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flout

[ flout ]
/ flaʊt /
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See synonyms for: flout / flouted / flouting / flouter on Thesaurus.com

verb (used with object)

to treat with disdain, scorn, or contempt; scoff at; mock: to flout the rules of propriety.

verb (used without object)

to show disdain, scorn, or contempt; scoff, mock, or gibe (often followed by at).

noun

a disdainful, scornful, or contemptuous remark or act; insult; gibe.

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On the farm, the feed for chicks is significantly different from the roosters’; ______ not even comparable.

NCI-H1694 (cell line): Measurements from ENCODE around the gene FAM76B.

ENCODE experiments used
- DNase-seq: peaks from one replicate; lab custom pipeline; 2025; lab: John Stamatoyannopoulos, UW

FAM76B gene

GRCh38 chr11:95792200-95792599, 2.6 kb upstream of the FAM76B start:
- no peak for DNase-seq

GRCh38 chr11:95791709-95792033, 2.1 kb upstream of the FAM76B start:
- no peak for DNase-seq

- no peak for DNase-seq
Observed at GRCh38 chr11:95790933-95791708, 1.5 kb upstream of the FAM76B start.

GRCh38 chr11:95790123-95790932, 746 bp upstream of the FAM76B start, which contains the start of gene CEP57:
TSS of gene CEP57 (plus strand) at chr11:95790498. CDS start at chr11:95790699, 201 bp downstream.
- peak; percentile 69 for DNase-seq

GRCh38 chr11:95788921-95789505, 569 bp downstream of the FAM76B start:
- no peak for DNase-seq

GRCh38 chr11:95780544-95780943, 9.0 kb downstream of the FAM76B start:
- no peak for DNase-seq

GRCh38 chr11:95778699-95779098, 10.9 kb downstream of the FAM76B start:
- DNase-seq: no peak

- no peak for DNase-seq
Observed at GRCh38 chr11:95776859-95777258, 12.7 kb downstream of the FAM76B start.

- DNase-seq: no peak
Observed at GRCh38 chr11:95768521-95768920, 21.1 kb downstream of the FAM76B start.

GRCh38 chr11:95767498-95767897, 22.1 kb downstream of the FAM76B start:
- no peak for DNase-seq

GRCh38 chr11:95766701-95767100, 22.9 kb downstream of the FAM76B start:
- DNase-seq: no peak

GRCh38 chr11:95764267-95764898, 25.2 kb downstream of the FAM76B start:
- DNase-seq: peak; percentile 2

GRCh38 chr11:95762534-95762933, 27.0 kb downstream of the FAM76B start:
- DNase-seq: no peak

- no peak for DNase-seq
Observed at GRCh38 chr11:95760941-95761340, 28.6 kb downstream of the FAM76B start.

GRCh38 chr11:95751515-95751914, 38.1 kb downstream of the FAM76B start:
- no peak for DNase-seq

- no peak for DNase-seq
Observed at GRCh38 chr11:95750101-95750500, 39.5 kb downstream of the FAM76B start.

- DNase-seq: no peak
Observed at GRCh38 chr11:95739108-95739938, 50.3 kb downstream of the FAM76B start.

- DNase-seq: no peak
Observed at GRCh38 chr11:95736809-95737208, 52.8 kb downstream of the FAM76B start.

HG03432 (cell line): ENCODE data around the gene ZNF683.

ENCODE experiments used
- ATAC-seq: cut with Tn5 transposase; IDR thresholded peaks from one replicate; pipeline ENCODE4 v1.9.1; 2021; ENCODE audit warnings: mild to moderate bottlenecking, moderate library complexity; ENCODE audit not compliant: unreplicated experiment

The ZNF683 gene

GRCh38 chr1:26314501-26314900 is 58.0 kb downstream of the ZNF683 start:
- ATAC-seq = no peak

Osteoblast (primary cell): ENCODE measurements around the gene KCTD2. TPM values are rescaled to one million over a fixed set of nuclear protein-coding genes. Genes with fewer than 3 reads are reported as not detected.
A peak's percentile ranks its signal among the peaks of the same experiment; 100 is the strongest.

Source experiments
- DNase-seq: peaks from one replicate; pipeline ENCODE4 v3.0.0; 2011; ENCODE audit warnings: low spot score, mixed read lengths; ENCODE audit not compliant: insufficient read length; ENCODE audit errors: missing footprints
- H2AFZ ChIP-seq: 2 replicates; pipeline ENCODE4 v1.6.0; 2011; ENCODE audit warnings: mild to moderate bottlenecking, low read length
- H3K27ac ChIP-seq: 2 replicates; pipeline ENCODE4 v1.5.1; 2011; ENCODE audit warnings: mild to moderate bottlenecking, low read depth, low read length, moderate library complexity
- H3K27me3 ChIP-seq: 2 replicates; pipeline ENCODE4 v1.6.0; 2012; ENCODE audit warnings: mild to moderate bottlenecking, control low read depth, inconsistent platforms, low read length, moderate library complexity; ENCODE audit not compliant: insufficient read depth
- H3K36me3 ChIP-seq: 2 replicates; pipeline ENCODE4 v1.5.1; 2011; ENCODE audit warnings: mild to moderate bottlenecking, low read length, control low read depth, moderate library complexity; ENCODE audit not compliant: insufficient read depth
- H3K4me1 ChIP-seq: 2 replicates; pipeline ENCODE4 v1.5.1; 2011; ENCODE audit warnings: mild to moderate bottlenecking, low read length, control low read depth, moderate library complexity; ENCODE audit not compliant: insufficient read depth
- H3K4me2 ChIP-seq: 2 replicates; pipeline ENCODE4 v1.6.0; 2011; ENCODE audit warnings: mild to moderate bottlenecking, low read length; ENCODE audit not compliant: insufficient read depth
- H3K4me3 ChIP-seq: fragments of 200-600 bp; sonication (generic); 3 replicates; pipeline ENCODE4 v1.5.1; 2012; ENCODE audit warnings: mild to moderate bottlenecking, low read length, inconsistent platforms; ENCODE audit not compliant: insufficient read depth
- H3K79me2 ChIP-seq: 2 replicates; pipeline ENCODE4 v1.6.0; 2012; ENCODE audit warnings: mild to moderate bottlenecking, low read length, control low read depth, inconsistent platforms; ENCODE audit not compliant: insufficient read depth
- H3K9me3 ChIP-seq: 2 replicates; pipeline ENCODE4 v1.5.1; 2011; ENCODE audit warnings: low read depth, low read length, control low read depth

Origin of flout

First recorded in 1350–1400; Middle English flouten “to play the flute” (see flute); compare Dutch fluiten “to play the flute, talk smoothly, soothe, blandish, impose upon, jeer”
See flaunt.
flouter, nounflout·ing·ly, adverbun·flout·ed, adjective
flaunt, flout (see confusables note at flaunt)
Dictionary.com Unabridged Based on the Random House Unabridged Dictionary, © Random House, Inc. 2021

British Dictionary definitions for flout

flout
/ (flaʊt) /

verb

(when intr, usually foll by at) to show contempt (for); scoff or jeer (at)
flouter, nounfloutingly, adverb
C16: perhaps from Middle English flouten to play the flute, from Old French flauter compare Dutch fluiten; see flute
See flaunt
Collins English Dictionary - Complete & Unabridged 2012 Digital Edition © William Collins Sons & Co. Ltd. 1979, 1986 © HarperCollins Publishers 1998, 2000, 2003, 2005, 2006, 2007, 2009, 2012
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